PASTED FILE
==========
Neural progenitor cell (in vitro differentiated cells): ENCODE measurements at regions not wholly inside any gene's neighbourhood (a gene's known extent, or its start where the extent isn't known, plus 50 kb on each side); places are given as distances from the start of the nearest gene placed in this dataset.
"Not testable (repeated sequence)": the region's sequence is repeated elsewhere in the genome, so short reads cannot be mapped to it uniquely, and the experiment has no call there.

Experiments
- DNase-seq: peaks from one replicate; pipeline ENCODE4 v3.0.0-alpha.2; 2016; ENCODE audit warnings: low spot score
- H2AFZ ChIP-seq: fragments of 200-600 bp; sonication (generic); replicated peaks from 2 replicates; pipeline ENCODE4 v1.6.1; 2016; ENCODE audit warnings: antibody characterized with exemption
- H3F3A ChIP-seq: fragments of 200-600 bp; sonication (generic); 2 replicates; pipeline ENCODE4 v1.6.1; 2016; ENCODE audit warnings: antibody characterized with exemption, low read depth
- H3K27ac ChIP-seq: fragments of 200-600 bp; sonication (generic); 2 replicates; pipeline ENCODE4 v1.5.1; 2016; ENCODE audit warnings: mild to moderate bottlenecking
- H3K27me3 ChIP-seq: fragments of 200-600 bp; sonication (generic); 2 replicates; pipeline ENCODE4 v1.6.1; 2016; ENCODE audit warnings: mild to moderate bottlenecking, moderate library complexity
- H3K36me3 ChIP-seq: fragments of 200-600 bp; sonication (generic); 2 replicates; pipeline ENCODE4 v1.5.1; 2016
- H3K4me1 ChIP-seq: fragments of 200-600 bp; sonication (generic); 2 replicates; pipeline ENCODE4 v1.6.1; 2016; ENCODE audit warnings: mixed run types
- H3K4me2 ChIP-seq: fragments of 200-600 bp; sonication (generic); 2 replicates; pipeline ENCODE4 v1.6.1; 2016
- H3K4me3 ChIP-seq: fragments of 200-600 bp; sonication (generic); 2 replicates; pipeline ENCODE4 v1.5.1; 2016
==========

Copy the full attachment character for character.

Neural progenitor cell (in vitro differentiated cells): ENCODE measurements at regions not wholly inside any gene's neighbourhood (a gene's known extent, or its start where the extent isn't known, plus 50 kb on each side); places are given as distances from the start of the nearest gene placed in this dataset.
"Not testable (repeated sequence)": the region's sequence is repeated elsewhere in the genome, so short reads cannot be mapped to it uniquely, and the experiment has no call there.

Experiments
- DNase-seq: peaks from one replicate; pipeline ENCODE4 v3.0.0-alpha.2; 2016; ENCODE audit warnings: low spot score
- H2AFZ ChIP-seq: fragments of 200-600 bp; sonication (generic); replicated peaks from 2 replicates; pipeline ENCODE4 v1.6.1; 2016; ENCODE audit warnings: antibody characterized with exemption
- H3F3A ChIP-seq: fragments of 200-600 bp; sonication (generic); 2 replicates; pipeline ENCODE4 v1.6.1; 2016; ENCODE audit warnings: antibody characterized with exemption, low read depth
- H3K27ac ChIP-seq: fragments of 200-600 bp; sonication (generic); 2 replicates; pipeline ENCODE4 v1.5.1; 2016; ENCODE audit warnings: mild to moderate bottlenecking
- H3K27me3 ChIP-seq: fragments of 200-600 bp; sonication (generic); 2 replicates; pipeline ENCODE4 v1.6.1; 2016; ENCODE audit warnings: mild to moderate bottlenecking, moderate library complexity
- H3K36me3 ChIP-seq: fragments of 200-600 bp; sonication (generic); 2 replicates; pipeline ENCODE4 v1.5.1; 2016
- H3K4me1 ChIP-seq: fragments of 200-600 bp; sonication (generic); 2 replicates; pipeline ENCODE4 v1.6.1; 2016; ENCODE audit warnings: mixed run types
- H3K4me2 ChIP-seq: fragments of 200-600 bp; sonication (generic); 2 replicates; pipeline ENCODE4 v1.6.1; 2016
- H3K4me3 ChIP-seq: fragments of 200-600 bp; sonication (generic); 2 replicates; pipeline ENCODE4 v1.5.1; 2016